Data represented are mean/average ± standard deviation of three independent experiments in duplicate. IC50 values were calculated from dose-responsive curve by using Table Curve 2D Windows version 4.07 (SPSS Inc., Chicago, IL, USA). Using the advanced kinetic reduction technique available in SoftMax Pro Microplate Data Acquisition and Analysis Software Version 5.3 (Molecular Devices Corporation, Sunnyvale CA, USA) various kinetic parameters were calculated: percent values for (milli OD/min), peak, slope, and time of half maximum, mean, and area under curve using the formula: (()/Control*100). Pearson and RSQ values were also calculated for different parameters at higher tested concentration.

3. Results and Discussion

In the present work, a competitive kinetic method using ABTS as an indicator molecule was employed to estimate the reactivity of antioxidants towards AAPH/ABAP-derived peroxyl radical formation. The results obtained indicate that the relative protection afforded by a given compound strongly depends upon the experimental conditions employed and emphasize the role of secondary reactions of the phenol-derived radicals initially formed. Herein we are reporting hydrophilic and lipophilic as well as natural and synthetic forms of antioxidants revealing a diversified behaviour to peroxyl radical in a dose-dependent manner (1 nM–10 μM). Hydrogen peroxide and tert-butyl hydroperoxide were used as checks. The influence of concentration of the antioxidants, duration of reaction system, and inhibition of the radical (cation or structure of antioxidant) absorption were taken into account while determining the scavenging potential.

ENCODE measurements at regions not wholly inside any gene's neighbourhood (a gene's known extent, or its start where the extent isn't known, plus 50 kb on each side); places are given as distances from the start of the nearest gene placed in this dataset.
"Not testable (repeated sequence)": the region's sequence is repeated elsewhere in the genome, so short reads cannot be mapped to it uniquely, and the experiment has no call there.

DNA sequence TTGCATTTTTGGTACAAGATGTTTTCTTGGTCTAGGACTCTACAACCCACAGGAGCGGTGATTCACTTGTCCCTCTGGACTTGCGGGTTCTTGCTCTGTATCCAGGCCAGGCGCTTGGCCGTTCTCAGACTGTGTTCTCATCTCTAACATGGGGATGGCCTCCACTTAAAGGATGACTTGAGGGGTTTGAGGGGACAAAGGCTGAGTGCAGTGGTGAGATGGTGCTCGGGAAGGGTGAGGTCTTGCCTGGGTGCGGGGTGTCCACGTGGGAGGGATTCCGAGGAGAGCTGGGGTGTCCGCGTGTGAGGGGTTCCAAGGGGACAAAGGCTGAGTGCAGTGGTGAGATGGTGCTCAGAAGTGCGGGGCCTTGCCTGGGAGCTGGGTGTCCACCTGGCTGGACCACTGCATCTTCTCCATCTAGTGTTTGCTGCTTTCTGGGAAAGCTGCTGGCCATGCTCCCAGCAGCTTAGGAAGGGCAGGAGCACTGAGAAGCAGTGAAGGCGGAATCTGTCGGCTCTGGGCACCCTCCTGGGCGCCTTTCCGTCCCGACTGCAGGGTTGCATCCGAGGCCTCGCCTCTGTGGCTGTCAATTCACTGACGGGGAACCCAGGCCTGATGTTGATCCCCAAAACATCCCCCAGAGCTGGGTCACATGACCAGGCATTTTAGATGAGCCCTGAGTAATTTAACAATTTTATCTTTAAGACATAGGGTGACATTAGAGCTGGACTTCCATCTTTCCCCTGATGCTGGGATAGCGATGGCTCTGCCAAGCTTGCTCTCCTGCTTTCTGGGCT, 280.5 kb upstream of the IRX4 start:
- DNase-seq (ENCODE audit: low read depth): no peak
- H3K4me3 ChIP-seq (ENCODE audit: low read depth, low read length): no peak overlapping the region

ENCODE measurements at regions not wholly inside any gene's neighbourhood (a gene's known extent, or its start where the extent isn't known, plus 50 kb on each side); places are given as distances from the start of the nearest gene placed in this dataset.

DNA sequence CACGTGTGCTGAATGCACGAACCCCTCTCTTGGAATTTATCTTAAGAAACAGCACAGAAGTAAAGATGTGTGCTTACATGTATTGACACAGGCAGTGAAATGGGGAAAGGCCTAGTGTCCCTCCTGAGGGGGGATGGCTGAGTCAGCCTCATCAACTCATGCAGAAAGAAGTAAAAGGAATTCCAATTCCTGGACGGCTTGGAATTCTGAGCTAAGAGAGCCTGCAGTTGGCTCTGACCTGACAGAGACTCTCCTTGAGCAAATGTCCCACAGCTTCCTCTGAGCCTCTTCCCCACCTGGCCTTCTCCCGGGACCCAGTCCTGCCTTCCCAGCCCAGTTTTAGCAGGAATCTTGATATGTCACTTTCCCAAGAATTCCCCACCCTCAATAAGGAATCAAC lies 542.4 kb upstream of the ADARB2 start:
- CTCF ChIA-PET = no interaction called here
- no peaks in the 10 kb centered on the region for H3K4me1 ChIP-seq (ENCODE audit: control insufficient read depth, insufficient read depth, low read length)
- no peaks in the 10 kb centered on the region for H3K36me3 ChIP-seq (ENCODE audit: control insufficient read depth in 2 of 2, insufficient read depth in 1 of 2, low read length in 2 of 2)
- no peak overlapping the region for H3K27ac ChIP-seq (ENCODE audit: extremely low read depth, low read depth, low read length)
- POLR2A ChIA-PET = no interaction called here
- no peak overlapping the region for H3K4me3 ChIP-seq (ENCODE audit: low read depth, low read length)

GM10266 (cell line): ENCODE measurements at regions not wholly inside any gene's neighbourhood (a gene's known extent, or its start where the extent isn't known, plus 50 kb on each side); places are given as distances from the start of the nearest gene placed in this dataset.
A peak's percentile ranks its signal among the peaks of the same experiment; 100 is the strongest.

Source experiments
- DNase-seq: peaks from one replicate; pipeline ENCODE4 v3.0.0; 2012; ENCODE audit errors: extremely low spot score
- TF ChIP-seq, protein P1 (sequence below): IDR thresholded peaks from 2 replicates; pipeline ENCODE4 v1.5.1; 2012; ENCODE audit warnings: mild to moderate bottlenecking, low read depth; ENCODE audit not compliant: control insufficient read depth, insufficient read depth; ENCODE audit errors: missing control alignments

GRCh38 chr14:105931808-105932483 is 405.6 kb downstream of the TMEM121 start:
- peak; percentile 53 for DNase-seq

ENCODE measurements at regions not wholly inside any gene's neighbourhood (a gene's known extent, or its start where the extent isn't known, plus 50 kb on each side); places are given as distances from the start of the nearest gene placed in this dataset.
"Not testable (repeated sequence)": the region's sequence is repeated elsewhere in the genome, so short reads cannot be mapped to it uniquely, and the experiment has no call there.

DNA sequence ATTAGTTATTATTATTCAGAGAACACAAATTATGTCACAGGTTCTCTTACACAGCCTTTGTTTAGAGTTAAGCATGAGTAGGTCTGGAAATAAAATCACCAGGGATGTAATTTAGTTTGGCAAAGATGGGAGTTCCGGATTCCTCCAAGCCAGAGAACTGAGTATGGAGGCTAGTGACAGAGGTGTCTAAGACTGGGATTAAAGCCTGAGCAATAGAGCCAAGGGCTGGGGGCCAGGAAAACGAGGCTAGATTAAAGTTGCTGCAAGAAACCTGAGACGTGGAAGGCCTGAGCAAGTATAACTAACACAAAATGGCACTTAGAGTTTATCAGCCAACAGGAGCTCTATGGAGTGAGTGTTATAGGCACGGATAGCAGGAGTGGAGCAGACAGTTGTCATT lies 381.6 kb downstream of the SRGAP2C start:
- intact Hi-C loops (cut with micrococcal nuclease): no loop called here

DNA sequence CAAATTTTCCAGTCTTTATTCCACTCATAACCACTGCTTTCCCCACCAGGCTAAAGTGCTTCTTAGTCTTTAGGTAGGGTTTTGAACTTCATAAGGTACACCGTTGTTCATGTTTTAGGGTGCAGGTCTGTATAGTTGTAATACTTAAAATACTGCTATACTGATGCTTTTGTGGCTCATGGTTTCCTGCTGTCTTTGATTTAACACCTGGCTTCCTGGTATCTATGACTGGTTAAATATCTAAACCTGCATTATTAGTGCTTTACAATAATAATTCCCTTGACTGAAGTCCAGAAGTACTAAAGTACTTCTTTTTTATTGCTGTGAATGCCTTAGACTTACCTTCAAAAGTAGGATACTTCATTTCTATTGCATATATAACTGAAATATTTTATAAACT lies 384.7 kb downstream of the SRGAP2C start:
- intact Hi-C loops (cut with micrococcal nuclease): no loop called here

Figures 2(a)2(l) were plotted with control which showed a linear gradient in absorbance (optical density) from 0.06 to 0.6 within 70 min at 414 nm which gradually reaches maximum (0.8–1.0) in 24 h. The time period of 70 min (10 time increase in OD) was chosen in order to get a clear picture of the compound which was not apparent in 10 min incubation time. For IC50 calculation, the percent scavenging value of (milli absorbance/min) was chosen over the lag time period earlier reported to determine the scavenging capacity. It is evident from our plotted curves that not only lag time period but other features should also be considered while evaluating the ability of a particular compound as an effective scavenger of peroxyl radicals. The behaviour of the compounds varies which can be manifested by the graph not following the pattern of the control and the echelon of the off-track hints the individual ability of both concentration and time-dependent.